At the Legal Executive Institute’s 5th Annual Law Firm CFO/CIO/COO Forum, held last week in New York, law firm leaders, corporate counsels and cybersecurity experts gathered to discussed one of the most potentially impactful—and frankly, scary—problems that law firms face, cybersecurity breaches and the loss of firm and client data. We spoke to Behrooz Shariati, General Counsel of Segway, about how to protect your company and most importantly, motivate your law firms to enact similar safeguards.
LEI: Let me ask you about how Segway approaches a law firm or vendor in regards to its cybersecurity protections. How do you convey to them that you need certain standards of cybersecurity to be met?
Shariati: It’s basically in the retention process. We work with a lot of firms over and over again. Once we work with a firm, then they know our requirements. But with a new firm, in the retention process, we have to review their data storage practices and how they handle the data and their personnel that handle data.
I don’t want to generalize too much, but I think, in my experience, the younger associates tend to be more comfortable with email and I don’t think they really give the security aspect of it much thought. Obviously, they’re lawyers, so they’re very well educated and they’re very smart people, but this is a discipline like anything else. The more worrying aspect is that they think of text messages or instant messaging as the same as talking. They don’t think of it as leaving a record, which is not true. There’s a record.
LEI: In your panel, you spoke of the cybersecurity concerns of mobile devices and cloud technology. How different of a problem does that present than standard cybersecurity?
Shariati: There are fundamental differences between desktop technology that firms generally use and mobile technology. Your desktop can only show that you’re sitting in your office, but if you’re an M&A lawyer, for example, and you happen to be in the offices of Acme Inc. in Allentown, Pennsylvania, and someone can figure that out… then, they can determine that you’re in Allentown and maybe talking to a client about buying ABC Steel or whatever. That’s a fundamentally different thing.
The prospect of gaining a big case, and the revenue involved for such a case, can push firms to spend the money putting together whatever [cybersecurity] protections the client may need. Unfortunately, it has to be a compelling business reason and it has to be a client-driven process. I think the law firms on their own will not embrace the new technology.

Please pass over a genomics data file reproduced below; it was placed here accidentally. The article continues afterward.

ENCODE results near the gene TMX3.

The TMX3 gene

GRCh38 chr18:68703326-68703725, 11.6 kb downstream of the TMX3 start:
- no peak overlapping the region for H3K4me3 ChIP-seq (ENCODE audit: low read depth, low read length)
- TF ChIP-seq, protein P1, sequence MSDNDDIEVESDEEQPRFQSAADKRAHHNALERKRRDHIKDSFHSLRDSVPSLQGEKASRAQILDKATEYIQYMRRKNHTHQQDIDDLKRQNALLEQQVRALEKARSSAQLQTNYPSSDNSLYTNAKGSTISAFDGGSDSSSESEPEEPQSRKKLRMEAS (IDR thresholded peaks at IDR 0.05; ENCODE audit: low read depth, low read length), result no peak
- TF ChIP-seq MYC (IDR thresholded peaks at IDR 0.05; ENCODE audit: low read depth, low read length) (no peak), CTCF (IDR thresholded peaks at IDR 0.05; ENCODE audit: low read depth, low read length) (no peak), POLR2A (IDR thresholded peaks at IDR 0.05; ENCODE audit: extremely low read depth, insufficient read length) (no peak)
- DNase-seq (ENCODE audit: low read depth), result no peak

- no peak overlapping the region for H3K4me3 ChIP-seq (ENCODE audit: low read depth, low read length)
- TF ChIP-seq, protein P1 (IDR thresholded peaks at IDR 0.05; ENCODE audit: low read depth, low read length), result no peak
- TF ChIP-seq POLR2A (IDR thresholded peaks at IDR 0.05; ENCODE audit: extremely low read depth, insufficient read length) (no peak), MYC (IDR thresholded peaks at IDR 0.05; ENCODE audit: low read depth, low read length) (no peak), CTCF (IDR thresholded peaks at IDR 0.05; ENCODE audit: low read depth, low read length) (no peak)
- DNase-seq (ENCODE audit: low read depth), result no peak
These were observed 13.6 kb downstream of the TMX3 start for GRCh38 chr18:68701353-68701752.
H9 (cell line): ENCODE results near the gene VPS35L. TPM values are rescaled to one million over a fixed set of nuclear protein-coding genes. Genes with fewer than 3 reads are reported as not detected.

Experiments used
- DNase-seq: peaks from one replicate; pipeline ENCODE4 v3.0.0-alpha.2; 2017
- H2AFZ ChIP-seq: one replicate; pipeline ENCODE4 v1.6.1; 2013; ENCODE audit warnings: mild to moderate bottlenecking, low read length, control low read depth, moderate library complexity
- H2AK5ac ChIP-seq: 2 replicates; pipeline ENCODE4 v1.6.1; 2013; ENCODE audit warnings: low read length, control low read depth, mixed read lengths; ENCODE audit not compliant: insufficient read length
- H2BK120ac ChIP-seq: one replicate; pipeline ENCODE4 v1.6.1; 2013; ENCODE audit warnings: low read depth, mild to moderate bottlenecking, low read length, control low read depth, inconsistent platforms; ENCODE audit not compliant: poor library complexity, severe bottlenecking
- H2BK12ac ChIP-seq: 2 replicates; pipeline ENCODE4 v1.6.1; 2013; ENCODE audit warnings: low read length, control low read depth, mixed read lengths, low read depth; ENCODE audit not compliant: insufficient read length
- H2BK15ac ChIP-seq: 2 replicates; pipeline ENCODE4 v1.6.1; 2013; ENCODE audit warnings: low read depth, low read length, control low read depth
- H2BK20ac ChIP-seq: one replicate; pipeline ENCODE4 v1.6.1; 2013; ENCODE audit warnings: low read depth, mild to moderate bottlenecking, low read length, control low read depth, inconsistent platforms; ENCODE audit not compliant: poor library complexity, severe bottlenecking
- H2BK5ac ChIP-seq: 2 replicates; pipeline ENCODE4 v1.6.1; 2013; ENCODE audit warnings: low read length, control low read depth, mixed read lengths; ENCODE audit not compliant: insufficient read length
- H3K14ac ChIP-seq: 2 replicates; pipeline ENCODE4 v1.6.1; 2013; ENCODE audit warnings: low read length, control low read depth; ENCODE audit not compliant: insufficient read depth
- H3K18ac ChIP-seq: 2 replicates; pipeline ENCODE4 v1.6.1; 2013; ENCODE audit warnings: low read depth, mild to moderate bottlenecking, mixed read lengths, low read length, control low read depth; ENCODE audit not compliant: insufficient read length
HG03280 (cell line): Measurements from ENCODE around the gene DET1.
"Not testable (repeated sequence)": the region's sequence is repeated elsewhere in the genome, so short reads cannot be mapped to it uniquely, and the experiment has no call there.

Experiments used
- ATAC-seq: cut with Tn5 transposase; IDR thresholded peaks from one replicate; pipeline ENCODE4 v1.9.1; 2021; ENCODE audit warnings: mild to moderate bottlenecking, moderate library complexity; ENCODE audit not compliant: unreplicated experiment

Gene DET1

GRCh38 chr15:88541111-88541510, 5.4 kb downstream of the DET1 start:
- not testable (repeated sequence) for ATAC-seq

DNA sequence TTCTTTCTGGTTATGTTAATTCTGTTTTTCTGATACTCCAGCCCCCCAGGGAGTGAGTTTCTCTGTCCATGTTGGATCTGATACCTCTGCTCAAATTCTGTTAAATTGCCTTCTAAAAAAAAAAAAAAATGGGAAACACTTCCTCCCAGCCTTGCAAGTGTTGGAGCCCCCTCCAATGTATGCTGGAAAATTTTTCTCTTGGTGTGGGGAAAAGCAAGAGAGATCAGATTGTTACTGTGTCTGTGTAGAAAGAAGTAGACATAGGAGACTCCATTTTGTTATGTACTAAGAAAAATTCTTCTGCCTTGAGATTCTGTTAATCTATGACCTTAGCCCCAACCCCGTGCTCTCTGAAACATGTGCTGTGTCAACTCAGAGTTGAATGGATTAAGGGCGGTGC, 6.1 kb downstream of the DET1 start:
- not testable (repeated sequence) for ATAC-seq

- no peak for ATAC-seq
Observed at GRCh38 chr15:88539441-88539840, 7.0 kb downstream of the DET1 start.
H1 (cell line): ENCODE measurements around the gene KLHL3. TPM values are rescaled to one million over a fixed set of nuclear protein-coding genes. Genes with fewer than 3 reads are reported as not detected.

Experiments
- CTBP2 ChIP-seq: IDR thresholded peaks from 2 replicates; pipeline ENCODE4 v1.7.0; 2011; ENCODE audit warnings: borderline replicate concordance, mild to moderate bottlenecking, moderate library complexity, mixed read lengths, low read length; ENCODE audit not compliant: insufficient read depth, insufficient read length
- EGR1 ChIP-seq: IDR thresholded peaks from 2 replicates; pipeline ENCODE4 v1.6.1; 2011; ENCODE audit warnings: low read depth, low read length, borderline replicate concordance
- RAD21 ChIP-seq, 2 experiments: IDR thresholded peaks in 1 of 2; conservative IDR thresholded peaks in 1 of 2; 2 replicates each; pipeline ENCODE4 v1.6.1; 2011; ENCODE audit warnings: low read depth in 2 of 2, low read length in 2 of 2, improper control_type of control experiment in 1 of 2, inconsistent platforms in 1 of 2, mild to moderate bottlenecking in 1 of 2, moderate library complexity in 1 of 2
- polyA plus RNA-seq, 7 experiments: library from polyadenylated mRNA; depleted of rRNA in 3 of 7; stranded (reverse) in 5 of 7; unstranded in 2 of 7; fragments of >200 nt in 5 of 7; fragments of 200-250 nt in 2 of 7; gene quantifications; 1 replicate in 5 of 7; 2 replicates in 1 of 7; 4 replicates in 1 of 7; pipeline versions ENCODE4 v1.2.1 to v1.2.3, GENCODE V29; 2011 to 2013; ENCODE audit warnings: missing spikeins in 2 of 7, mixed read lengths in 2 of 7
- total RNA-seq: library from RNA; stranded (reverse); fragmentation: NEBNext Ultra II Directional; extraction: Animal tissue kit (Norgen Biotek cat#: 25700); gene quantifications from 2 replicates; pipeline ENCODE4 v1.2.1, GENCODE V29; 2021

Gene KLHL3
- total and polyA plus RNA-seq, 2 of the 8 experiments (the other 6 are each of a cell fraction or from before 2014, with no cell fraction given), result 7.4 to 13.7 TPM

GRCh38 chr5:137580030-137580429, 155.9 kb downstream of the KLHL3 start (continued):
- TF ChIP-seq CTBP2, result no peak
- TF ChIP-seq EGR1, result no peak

Another thing about mobile technology is these are very, very personal devices. I use it for my personal use, communicating with my family, for looking things up—the relationship I have with this device is extremely different than the relationship I have with my desktop at the office.
LEI: How do you feel the law firm community is viewing this? Is this something they’re taking more seriously?
Shariati: I think the law firm community is concerned about what the clients are concerned about. Depending on how long they’ve been practicing, some lawyers would prefer to not have email at all—have just personal email, but not business email and things like that. But when I was in a law firm, we had to be responsive to our clients. We couldn’t be Luddites.
But the law firms—and I don’t want to speak for all of them—but the ones that I’ve had experience with… let’s just say, they’re not trail-blazers. They trail, but they’re not trail-blazers. The clients can push them, but they move very slowly and very cautiously into new technologies. The whole debate around cloud storage is one example. Cloud storage is actually far more secure than doing e-discovery with an outside vendor, but they don’t think of it that way.
So, right now, much of law firms’ commitment to cybersecurity is really being driven by the client and the kinds of matters that the firms are handling. That’s where the progress is going to come from. The law firms are not going to move on their own because generally, as far as I know, there hasn’t been any major breach of a law firm that’s become known.
LEI: Of course, as we learned at the Forum, law firms, unlike public companies or government agencies, are not required to disclose data breaches.
Shariati: Still, CTOs and CIOs talk to each other. In the years that I was practicing law in large law firms, it was not even whispered about that so-and-so was breached, so I would like to think that it’s pretty rare. Plus, if some law offices were catching fire, you’d think they’d be putting sprinklers in, but if there’s no actual perceived risk or a competitive disadvantage, they’re going to be reluctant to spend the money on doing whatever it is…
LEI: Unless a client pushes them.
Shariati: Exactly. If a client comes in and says, “I’m not going to give you this case, unless you have these cyber-protections in place.” And this has happened. We did work for various well-known Silicon Valley companies, and they basically said, “We need email encryption. We need this. We need that.”
The prospect of gaining a big case, and the revenue involved for such a case, can push firms to spend the money putting together whatever protections the client may need. Unfortunately, it has to be a compelling business reason and it has to be a client-driven process. I think the law firms on their own will not embrace the new technology.